Used clothes are being repurposed but with fresh fashionable spins.
New research shows that humans don’t necessarily have unlimited wants, and that an ‘ideal life’ costs less than you might think.
The Doomsday Clock has never before been as close to midnight as it is now. There is scant hope of it winding back on its 75th anniversary.
These shows treat the symptoms of overconsumption but not the causes.
A big part of coming to terms with consumption and climate change involves acknowledging the inordinate consumption and climate impact of the wealthy.
Humanity is destroying Earth’s ability to support complex life. But coming to grips with the magnitude of the problem is hard, even for experts.
If the tourism minister is worried about the wider social, economic and environmental impacts of visitors, he’d be better off banning cruise ships, not backpackers.
Our species has far exceeded its fair share of the planetary bounty, and Brown is right to call for the global population to peak.
Reducing our intake of discretionary foods such as cakes, biscuits, pizza and hot chips is the best way we can make our diets more sustainable.
It is easy for people in the industrialised world to blame population growth elsewhere for environmental damage. But increased consumption is just as important – if more confronting.
Putting all of our eggs in the net zero basket is merely kicking the can down the road.
The cost of land and, in turn, housing forces people to buy into the rules of market capitalism, making it very hard to ‘downshift’ from consumer lifestyles. But what if we rethink public housing?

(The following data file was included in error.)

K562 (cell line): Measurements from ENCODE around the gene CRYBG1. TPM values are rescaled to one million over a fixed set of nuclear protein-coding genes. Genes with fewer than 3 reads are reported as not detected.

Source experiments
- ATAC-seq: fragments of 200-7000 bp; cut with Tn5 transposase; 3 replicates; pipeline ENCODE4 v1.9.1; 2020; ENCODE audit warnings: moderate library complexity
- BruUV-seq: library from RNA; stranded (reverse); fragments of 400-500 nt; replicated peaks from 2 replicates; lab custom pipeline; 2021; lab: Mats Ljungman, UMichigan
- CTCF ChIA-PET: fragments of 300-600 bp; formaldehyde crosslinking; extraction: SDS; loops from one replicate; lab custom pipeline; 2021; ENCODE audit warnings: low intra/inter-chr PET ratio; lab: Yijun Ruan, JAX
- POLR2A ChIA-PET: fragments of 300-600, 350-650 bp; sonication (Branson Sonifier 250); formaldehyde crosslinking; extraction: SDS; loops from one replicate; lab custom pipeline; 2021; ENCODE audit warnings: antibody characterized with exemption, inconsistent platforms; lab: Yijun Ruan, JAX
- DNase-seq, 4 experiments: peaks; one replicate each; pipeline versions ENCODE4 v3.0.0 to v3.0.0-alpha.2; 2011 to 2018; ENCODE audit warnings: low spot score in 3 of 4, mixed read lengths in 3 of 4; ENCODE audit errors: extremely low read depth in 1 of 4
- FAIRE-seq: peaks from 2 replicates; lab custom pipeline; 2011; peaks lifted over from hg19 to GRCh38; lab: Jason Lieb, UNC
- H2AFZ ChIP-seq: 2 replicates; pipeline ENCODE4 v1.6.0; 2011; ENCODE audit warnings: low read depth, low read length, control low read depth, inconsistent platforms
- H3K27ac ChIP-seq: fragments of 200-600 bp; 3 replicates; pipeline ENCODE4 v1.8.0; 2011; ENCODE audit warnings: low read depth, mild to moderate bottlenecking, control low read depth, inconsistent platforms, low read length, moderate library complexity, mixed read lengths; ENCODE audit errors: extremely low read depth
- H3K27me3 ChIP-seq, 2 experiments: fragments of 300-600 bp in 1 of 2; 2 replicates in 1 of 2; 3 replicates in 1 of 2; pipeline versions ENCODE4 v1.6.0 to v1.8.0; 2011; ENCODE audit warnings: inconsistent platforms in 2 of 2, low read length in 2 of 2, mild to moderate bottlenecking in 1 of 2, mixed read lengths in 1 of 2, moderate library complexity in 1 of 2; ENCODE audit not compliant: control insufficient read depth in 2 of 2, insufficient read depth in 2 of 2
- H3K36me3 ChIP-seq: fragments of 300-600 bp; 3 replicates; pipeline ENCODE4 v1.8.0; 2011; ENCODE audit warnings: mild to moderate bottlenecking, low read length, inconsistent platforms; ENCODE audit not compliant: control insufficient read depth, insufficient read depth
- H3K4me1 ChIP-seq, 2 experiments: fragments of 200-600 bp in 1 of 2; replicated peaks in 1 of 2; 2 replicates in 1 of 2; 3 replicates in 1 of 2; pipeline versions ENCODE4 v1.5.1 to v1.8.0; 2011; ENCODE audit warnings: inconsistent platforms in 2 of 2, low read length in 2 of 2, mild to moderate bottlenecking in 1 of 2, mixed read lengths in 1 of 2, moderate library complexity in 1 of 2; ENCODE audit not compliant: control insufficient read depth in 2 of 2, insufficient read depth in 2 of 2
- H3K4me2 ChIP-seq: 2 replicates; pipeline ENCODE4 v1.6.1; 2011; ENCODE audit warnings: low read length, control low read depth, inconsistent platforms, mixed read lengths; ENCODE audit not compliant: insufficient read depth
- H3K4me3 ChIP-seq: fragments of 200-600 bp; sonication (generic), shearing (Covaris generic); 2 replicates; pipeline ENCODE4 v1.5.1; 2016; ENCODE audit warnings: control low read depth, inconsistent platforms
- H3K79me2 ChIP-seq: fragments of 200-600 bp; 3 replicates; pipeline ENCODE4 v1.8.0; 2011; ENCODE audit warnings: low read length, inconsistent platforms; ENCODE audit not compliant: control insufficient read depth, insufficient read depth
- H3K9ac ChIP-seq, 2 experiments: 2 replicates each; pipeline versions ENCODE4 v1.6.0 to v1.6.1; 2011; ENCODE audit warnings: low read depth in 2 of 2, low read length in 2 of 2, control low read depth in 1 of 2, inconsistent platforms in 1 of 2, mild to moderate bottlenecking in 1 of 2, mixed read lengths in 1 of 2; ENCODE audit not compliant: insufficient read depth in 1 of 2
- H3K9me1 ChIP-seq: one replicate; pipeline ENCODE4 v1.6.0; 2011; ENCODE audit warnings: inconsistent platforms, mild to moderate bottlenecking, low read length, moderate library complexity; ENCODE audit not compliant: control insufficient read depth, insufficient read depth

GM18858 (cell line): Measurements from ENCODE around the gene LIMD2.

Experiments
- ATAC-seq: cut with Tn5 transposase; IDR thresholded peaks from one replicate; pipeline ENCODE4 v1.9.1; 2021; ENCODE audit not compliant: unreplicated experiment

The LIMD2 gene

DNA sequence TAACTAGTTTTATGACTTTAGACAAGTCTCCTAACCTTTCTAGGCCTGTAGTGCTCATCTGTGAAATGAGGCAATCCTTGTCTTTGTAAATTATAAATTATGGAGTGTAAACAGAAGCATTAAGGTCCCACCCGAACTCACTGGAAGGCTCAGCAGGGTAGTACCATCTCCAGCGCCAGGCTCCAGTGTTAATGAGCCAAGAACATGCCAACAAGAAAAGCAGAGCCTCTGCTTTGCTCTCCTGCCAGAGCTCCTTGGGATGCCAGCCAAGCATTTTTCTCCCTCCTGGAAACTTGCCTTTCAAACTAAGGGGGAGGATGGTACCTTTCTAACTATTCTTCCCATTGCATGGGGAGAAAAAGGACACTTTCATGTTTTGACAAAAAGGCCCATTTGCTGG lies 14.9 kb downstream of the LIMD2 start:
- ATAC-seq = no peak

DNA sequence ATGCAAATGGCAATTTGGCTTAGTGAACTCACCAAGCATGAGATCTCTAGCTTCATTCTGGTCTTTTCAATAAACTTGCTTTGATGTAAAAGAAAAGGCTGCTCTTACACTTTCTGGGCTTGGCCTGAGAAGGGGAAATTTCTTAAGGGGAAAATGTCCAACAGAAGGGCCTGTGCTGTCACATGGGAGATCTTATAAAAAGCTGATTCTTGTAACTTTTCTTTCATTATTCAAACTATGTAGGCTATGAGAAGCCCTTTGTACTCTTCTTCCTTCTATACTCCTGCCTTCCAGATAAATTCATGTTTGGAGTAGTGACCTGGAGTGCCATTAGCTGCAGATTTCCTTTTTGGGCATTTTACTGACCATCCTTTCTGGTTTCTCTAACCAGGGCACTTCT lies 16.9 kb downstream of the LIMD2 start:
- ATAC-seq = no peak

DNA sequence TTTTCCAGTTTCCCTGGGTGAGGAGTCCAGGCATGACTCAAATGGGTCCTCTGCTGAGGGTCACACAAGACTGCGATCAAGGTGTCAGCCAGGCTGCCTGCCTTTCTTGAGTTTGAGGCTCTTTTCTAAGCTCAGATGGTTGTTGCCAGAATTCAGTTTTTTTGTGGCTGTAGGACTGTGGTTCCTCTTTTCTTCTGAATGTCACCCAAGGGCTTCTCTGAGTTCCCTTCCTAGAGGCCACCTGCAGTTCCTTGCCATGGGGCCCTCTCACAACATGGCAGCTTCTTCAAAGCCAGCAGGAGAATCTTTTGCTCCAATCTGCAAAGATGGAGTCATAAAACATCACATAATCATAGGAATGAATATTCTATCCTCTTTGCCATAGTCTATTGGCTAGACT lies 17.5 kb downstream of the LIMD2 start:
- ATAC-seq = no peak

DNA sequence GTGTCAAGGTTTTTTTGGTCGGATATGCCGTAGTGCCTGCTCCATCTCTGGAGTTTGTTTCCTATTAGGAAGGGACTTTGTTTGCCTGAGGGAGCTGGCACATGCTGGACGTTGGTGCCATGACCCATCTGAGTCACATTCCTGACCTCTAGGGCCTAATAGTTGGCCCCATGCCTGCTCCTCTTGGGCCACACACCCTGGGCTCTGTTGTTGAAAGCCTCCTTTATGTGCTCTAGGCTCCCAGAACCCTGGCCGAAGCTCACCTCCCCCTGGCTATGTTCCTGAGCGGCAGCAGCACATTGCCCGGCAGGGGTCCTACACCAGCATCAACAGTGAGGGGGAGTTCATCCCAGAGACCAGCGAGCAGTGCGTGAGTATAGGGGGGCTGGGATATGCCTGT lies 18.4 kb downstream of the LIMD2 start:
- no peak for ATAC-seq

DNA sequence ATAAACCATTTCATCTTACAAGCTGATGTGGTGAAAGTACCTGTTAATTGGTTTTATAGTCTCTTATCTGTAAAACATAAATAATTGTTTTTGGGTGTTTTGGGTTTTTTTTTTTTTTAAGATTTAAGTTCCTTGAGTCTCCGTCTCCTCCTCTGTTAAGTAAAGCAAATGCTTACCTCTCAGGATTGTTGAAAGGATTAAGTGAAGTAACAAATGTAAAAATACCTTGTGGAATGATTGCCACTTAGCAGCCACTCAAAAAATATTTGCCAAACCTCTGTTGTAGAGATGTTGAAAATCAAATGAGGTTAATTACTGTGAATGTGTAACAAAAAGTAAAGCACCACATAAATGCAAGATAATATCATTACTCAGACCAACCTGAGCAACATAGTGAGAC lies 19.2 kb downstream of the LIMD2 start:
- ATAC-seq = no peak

Beloved film director Agnès Varda died at age 90, on March 29th. She was a pioneer of French New Wave cinema and admired for her ability to understand time and see beauty outside of mechanical norms.
Australian cities are world-leading – in the worst sense – for resource use and greenhouse emissions. China-born residents have embraced these consumption patterns, which is bad news for the planet.
Is 3D printing better for the environment than conventional manufacturing? The jury is still out.
Under some circumstances, people may feel wealthier than they actually are and this makes them psychologically more prone to increase their spending, as well as their borrowing.
Shakespeare wrote of the ‘seven ages of man’, and our appetite for food changes as we age too – with implications for our health.
A new book about what we consume and what it is doing to us raises lots of good points, but lacks a little on the ‘what is to be done’ question.
Information is assumed to be key to changing people’s attitudes and behaviour. Sadly this isn’t the case.
After Christmas, and the Boxing Day sales, it seems like a good time to ask: what is the purpose of all this consumption?